• Ryan Himes

Price vs. Value

There is a key to understanding any financial concept, and that is understanding the difference between price and value. It’s a fundamental aspect of investing. So let’s dive in because this one is probably the most important building block to financial literacy.

Price - the amount it would require to purchase something

Value - the quantified importance or benefits of something

There are easy ways to tell whether price and value always match, and the easiest way to tell is by comparing name brand items to their store brand equivalent at a local grocery store. The two are often very similar or identical in use, yet the name brand has a higher price. It’s small examples like this that allow us to understand that price and value aren’t always going to match.

In the stock market, there are many ways to decipher the underlying value of a stock. In fact, one ratio is used to determine how “expensive” some stocks are compared to others. It’s called the Price-to-Earnings (P/E) ratio and it calculates the price of a share of stock divided by the net income produced by that company. It measures how much money an investor needs to pay in order to receive $1 of profit from their investment. Companies that have lower P/E ratios are considered to have better value because they are a lower price for the same amount in earnings.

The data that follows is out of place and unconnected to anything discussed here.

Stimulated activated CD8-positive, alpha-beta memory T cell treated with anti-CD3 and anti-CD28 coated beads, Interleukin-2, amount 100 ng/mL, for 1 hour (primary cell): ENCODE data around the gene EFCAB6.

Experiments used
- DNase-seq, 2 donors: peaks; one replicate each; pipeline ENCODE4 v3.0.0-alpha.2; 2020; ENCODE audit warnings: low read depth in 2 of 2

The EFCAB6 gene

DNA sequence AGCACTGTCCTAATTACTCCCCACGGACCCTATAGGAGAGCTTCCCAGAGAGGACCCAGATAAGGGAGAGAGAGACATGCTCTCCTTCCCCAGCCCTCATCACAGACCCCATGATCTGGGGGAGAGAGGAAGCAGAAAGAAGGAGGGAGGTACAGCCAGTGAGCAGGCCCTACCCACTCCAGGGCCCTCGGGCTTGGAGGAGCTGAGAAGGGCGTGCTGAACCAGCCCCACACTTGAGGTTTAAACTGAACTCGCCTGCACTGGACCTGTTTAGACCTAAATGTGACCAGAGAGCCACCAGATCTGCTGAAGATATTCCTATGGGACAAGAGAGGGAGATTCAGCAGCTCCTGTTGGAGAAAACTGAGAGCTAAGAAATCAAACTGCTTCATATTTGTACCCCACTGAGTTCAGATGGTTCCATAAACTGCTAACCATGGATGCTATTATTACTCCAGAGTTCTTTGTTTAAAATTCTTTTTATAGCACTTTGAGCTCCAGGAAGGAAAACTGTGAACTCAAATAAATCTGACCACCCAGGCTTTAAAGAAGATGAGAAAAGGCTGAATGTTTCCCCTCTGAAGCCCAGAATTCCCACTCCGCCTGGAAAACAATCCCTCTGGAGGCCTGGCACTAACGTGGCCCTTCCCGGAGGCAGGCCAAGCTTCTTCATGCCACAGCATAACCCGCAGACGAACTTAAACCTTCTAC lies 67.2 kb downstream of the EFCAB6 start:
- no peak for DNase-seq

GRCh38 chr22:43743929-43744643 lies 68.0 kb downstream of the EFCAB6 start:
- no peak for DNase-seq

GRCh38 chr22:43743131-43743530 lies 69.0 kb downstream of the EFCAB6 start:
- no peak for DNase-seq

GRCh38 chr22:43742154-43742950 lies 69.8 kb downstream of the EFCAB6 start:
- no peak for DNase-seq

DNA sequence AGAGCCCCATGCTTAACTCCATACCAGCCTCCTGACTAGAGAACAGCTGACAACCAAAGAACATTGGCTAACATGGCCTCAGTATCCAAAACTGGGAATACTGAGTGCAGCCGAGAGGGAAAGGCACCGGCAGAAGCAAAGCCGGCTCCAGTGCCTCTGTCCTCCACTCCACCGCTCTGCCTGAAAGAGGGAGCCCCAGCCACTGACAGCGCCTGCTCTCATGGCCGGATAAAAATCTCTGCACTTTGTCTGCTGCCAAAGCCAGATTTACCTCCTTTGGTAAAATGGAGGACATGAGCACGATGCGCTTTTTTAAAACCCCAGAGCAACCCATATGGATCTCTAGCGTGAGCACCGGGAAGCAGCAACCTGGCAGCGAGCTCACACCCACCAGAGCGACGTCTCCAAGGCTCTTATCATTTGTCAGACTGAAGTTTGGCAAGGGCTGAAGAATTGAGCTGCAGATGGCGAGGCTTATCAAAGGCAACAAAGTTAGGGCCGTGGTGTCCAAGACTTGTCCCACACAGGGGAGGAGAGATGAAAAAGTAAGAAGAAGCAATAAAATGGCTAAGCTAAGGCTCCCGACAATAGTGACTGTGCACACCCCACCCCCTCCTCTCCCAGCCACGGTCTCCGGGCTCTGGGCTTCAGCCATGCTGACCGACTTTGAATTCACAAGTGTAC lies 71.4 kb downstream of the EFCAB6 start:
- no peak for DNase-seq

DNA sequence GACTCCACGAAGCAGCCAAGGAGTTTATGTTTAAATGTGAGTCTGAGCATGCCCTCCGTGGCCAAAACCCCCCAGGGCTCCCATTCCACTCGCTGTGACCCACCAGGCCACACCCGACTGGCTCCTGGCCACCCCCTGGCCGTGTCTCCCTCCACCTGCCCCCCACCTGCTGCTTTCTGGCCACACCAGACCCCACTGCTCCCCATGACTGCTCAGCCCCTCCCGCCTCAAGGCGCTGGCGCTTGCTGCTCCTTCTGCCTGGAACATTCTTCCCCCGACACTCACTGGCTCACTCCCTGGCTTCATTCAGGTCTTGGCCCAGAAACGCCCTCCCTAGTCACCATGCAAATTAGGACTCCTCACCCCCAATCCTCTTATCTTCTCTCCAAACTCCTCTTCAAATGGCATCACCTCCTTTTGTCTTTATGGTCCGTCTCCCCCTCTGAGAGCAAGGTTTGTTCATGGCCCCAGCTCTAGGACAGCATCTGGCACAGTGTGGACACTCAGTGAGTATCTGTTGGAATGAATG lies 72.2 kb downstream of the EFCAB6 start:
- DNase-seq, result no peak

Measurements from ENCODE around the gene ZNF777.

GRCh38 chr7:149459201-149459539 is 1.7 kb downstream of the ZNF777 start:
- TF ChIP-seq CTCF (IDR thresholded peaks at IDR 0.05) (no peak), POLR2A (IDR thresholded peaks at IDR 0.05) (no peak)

Value is entirely different from price. Value often comes from the existence of something unique that solves a problem, and changes based on how the surrounding environment accepts/views it. Changes in the environment are most often the case when dealing with the value of companies - a new competitor offers a better product, their customers no longer have a need or desire to purchase, etc.

The price of a stock changes every single day, yet the factors that make any given company (or any asset) valuable change very rarely. The goal of an investor is to find companies (assets) that are valuable and invest in those that have a low price compared to its underlying value.